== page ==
Excess insulin promotes ectopic, (meaning going where it does not belong), fat storage in the liver, muscle, pancreas, and brain. It also limits fat breakdown.
In simple terms…insulin is a “fat-storing hormone” and ectopic fat is what elevates the risk of metabolic disease. The net result, explains what those with weight-related issues have experienced. They don’t lose weight because they do not burn fat and create a trifecta of metabolic syndrome, where the body's furnace to utilize energy is broken. Surgery alters this balance and is able to restore the ability to burn fat.
This now takes us to another key fact. What destroyed the body's burning ability were poor food choices and the consumption of processed foods. Thus, if the thermostat is reset by surgery, and there is a return to poor food choices, the impact will be fleeting.
Laparoscopic Sleeve Gastrectomy
Laparoscopic sleeve gastrectomy has become the most common bariatric surgery procedure. It is an excellent weight loss operation, but there is a large incidence of recidivism. Immediately after surgery, there is rapid weight loss, induced by the dramatic reduction of food intake.
With time, larger portions of food can be consumed. Additionally, with weight loss, the body becomes more efficient. There is less surface area (less of you that the body needs to maintain) thus the heart rate slows, blood pressure goes down and less energy is burned at rest. Furthermore, not just fat is lost. Lean muscle mass or the good portion of the body also declines. The net result is that you burn far less energy doing your tasks of daily living.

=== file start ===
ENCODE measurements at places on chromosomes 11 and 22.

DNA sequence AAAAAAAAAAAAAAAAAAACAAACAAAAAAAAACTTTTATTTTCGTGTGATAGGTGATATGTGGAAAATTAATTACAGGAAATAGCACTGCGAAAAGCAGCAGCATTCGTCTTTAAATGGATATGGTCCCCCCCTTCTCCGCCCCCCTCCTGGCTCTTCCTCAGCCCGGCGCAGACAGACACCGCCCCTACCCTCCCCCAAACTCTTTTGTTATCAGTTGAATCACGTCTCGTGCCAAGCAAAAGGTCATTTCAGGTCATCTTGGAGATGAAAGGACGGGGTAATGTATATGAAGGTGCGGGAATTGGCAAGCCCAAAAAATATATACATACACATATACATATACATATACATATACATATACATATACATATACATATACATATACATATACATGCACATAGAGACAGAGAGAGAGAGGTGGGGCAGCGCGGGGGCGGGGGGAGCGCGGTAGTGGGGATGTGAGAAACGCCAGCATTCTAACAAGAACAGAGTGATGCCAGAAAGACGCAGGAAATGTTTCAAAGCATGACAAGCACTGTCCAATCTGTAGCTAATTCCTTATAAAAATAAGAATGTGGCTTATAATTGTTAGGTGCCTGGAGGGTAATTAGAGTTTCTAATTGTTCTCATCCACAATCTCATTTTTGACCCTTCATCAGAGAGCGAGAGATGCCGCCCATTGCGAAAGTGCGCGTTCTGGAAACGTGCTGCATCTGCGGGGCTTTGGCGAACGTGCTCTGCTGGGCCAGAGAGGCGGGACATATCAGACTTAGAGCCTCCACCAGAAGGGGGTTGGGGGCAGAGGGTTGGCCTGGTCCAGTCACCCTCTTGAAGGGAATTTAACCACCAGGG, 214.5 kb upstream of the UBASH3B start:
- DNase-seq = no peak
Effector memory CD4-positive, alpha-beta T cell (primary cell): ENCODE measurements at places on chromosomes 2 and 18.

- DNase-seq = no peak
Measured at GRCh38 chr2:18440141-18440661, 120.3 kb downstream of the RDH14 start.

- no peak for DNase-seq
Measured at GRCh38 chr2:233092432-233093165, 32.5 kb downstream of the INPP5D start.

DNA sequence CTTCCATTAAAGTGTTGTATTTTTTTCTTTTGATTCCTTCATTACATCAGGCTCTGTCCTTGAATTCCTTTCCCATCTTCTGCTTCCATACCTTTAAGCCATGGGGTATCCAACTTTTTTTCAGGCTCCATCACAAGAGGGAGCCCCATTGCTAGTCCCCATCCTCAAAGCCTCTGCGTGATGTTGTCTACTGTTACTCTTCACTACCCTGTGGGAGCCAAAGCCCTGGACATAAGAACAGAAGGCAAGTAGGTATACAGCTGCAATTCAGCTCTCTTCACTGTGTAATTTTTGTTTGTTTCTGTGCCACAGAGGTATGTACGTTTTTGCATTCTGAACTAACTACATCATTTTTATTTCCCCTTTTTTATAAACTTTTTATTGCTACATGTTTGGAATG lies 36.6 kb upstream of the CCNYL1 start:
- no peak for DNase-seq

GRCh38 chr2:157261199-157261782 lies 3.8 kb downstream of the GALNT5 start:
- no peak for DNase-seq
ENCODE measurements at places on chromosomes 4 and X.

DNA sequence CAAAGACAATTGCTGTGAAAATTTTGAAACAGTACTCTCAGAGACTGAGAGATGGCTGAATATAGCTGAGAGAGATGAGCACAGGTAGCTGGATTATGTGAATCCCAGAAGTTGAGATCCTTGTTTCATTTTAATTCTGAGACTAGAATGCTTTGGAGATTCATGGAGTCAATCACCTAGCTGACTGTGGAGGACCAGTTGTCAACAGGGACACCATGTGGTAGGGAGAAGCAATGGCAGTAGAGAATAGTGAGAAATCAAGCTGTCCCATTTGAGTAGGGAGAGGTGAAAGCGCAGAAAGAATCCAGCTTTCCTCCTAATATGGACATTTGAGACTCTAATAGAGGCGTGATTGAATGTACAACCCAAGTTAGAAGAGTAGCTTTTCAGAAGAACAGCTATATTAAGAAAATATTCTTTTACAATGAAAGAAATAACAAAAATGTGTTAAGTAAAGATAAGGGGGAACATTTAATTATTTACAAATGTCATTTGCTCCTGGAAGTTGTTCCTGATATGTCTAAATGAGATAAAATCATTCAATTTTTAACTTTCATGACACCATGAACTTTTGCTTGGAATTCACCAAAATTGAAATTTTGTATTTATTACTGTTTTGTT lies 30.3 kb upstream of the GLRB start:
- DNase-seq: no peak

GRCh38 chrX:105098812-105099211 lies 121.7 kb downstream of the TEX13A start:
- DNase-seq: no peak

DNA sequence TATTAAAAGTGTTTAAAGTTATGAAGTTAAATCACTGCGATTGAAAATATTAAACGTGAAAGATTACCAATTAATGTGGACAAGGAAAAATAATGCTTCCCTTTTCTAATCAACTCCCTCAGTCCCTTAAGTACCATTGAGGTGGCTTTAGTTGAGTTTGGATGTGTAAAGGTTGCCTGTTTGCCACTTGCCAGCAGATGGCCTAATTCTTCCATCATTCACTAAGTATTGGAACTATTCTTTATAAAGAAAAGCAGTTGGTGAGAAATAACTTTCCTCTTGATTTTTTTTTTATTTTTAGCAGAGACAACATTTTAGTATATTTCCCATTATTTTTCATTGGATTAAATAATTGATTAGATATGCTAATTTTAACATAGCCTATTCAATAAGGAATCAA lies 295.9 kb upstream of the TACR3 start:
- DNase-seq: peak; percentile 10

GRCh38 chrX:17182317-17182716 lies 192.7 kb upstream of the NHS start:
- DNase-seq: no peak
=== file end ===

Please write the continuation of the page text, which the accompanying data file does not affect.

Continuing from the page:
At 8 months, most patients reach their maximal weight loss. As you move away from the procedure, they become at great risk of weight regain. Because of the metabolic efficiency caused by weight loss and breakdown of lean muscle, they can eat far less than prior to surgery and still can gain weight. Proving that eating less of the same diet is akin to a long-term poor outcome.
Arya Sharma, a leading weight loss expert stated, “Weight is like a rubber band and wants to return to its natural position.” If utilized correctly surgery can help prevent the bounce back.
The key step is to understand that you must eat differently, be active, and increase your lean muscle mass. Exercise is a purposeful activity, whereas physical activity is the movement for daily living. At least 30 minutes of daily low-grade cardiovascular activity is necessary to maintain weight loss.